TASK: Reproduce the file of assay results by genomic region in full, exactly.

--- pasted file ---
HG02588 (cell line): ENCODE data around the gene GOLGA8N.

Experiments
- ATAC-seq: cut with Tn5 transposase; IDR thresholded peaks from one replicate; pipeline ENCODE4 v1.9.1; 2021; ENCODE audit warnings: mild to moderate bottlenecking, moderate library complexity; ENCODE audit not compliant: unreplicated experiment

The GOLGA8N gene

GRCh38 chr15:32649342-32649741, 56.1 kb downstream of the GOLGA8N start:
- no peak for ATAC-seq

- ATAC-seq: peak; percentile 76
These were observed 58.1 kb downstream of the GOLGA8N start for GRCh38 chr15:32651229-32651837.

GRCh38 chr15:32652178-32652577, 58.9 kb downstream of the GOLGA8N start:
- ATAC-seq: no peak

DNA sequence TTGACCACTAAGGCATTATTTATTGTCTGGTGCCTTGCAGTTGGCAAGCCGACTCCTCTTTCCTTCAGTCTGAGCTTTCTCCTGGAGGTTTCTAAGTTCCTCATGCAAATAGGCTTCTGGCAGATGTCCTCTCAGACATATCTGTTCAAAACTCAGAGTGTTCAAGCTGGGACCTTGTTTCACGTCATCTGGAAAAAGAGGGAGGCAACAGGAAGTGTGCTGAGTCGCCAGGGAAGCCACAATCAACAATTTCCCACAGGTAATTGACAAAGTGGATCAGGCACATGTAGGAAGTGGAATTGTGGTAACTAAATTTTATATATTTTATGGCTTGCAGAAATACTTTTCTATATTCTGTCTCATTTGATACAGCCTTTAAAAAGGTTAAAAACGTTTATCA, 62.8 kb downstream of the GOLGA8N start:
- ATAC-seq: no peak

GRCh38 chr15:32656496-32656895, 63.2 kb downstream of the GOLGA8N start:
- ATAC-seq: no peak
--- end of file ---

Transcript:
HG02588 (cell line): ENCODE data around the gene GOLGA8N.

Experiments
- ATAC-seq: cut with Tn5 transposase; IDR thresholded peaks from one replicate; pipeline ENCODE4 v1.9.1; 2021; ENCODE audit warnings: mild to moderate bottlenecking, moderate library complexity; ENCODE audit not compliant: unreplicated experiment

The GOLGA8N gene

GRCh38 chr15:32649342-32649741, 56.1 kb downstream of the GOLGA8N start:
- no peak for ATAC-seq

- ATAC-seq: peak; percentile 76
These were observed 58.1 kb downstream of the GOLGA8N start for GRCh38 chr15:32651229-32651837.

GRCh38 chr15:32652178-32652577, 58.9 kb downstream of the GOLGA8N start:
- ATAC-seq: no peak

DNA sequence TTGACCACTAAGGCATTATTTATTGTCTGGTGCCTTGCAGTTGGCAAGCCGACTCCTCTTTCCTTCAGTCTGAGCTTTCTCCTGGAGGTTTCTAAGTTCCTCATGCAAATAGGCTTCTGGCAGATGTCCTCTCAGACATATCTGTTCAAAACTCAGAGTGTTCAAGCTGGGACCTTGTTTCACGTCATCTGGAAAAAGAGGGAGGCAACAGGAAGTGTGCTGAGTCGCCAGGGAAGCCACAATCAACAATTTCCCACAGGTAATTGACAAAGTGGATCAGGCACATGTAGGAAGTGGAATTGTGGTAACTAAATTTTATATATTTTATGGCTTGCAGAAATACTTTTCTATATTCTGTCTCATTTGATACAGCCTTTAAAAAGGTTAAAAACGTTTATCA, 62.8 kb downstream of the GOLGA8N start:
- ATAC-seq: no peak

GRCh38 chr15:32656496-32656895, 63.2 kb downstream of the GOLGA8N start:
- ATAC-seq: no peak